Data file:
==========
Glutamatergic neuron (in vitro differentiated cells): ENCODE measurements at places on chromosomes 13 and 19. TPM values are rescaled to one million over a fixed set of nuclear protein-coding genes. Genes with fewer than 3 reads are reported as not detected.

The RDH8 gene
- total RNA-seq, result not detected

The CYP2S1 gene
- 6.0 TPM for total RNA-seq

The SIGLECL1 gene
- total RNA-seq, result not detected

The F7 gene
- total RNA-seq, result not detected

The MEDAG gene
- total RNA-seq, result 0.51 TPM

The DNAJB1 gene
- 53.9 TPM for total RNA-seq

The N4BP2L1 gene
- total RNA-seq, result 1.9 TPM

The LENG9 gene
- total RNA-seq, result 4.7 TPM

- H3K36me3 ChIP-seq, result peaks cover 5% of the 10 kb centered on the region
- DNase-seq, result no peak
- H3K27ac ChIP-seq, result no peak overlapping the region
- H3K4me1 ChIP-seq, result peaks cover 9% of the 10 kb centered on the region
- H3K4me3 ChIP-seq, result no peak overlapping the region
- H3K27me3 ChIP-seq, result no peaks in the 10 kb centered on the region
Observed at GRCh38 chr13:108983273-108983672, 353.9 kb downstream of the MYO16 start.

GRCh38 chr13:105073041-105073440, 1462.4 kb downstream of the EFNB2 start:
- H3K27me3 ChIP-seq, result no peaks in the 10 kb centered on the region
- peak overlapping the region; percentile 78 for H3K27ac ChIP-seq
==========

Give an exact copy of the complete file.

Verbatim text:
Glutamatergic neuron (in vitro differentiated cells): ENCODE measurements at places on chromosomes 13 and 19. TPM values are rescaled to one million over a fixed set of nuclear protein-coding genes. Genes with fewer than 3 reads are reported as not detected.

The RDH8 gene
- total RNA-seq, result not detected

The CYP2S1 gene
- 6.0 TPM for total RNA-seq

The SIGLECL1 gene
- total RNA-seq, result not detected

The F7 gene
- total RNA-seq, result not detected

The MEDAG gene
- total RNA-seq, result 0.51 TPM

The DNAJB1 gene
- 53.9 TPM for total RNA-seq

The N4BP2L1 gene
- total RNA-seq, result 1.9 TPM

The LENG9 gene
- total RNA-seq, result 4.7 TPM

- H3K36me3 ChIP-seq, result peaks cover 5% of the 10 kb centered on the region
- DNase-seq, result no peak
- H3K27ac ChIP-seq, result no peak overlapping the region
- H3K4me1 ChIP-seq, result peaks cover 9% of the 10 kb centered on the region
- H3K4me3 ChIP-seq, result no peak overlapping the region
- H3K27me3 ChIP-seq, result no peaks in the 10 kb centered on the region
Observed at GRCh38 chr13:108983273-108983672, 353.9 kb downstream of the MYO16 start.

GRCh38 chr13:105073041-105073440, 1462.4 kb downstream of the EFNB2 start:
- H3K27me3 ChIP-seq, result no peaks in the 10 kb centered on the region
- peak overlapping the region; percentile 78 for H3K27ac ChIP-seq